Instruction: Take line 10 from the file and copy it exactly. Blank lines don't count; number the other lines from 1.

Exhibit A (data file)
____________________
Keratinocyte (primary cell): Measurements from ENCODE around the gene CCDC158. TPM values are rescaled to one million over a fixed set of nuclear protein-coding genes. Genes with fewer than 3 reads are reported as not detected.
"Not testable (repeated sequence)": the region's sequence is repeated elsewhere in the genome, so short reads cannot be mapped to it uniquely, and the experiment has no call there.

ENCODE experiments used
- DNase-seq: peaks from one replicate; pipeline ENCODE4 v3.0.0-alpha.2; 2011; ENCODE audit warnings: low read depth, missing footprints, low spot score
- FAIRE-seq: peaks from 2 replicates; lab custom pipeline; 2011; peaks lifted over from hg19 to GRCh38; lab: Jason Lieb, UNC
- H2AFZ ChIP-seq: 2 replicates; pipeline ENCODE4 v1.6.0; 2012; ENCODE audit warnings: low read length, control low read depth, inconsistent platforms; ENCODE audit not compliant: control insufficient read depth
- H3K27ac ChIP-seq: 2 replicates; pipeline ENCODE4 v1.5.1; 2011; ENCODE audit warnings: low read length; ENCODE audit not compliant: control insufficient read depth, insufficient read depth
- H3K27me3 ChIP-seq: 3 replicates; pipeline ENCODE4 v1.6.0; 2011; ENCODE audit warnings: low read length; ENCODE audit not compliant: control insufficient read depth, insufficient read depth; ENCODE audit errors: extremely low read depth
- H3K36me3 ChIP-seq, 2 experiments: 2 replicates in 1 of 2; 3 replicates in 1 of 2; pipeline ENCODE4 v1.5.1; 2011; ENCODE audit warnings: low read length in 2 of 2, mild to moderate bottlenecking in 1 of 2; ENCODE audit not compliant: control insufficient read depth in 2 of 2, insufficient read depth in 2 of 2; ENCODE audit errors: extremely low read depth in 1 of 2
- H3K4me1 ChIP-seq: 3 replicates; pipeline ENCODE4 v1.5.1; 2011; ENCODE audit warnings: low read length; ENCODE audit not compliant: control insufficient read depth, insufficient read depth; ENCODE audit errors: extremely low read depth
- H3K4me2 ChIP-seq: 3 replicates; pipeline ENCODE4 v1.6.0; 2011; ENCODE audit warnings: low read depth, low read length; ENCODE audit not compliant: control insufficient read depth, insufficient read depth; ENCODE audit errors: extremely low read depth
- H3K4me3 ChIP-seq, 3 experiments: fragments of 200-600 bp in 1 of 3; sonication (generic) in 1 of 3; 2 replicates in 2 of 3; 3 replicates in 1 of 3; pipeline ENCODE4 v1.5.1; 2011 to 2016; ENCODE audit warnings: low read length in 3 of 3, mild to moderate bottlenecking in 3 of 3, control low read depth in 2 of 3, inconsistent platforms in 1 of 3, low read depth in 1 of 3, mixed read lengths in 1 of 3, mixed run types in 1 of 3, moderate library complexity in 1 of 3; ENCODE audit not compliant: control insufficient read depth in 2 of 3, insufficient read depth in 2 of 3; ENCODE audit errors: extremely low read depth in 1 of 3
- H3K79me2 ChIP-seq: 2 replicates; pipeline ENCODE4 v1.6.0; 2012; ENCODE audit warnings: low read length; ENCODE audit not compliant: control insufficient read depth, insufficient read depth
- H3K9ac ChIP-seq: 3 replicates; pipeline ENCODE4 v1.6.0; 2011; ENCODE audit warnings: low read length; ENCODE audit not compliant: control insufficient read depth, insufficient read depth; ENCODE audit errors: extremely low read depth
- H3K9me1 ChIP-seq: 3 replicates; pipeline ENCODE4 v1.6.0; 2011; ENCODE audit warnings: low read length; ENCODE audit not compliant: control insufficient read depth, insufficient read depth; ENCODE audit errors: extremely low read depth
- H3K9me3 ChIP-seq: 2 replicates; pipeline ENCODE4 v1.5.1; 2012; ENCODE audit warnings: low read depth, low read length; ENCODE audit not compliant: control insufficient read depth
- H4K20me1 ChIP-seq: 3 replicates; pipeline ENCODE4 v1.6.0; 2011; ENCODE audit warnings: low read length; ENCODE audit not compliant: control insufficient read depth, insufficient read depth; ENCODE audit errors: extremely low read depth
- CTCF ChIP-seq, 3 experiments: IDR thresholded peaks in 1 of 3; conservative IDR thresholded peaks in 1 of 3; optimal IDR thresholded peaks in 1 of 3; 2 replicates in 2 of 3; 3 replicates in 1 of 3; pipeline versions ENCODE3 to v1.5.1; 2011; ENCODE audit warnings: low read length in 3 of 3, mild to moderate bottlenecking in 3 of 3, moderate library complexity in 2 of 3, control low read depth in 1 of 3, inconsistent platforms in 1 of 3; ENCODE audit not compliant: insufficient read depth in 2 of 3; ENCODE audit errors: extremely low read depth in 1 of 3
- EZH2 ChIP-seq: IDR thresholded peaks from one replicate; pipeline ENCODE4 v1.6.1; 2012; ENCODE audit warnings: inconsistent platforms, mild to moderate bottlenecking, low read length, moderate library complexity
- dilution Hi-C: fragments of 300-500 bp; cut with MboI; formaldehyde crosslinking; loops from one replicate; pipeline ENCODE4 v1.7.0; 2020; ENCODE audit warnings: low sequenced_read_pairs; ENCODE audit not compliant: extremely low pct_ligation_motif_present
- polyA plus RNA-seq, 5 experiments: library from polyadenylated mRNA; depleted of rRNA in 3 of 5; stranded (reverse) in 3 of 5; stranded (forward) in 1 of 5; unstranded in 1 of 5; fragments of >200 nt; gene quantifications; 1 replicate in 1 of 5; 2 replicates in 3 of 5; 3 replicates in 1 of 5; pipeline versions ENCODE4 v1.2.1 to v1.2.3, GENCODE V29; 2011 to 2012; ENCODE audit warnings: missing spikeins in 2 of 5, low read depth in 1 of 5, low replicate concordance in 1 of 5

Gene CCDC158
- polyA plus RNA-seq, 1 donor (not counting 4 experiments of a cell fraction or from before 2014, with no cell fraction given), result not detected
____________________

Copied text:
- H3K4me1 ChIP-seq: 3 replicates; pipeline ENCODE4 v1.5.1; 2011; ENCODE audit warnings: low read length; ENCODE audit not compliant: control insufficient read depth, insufficient read depth; ENCODE audit errors: extremely low read depth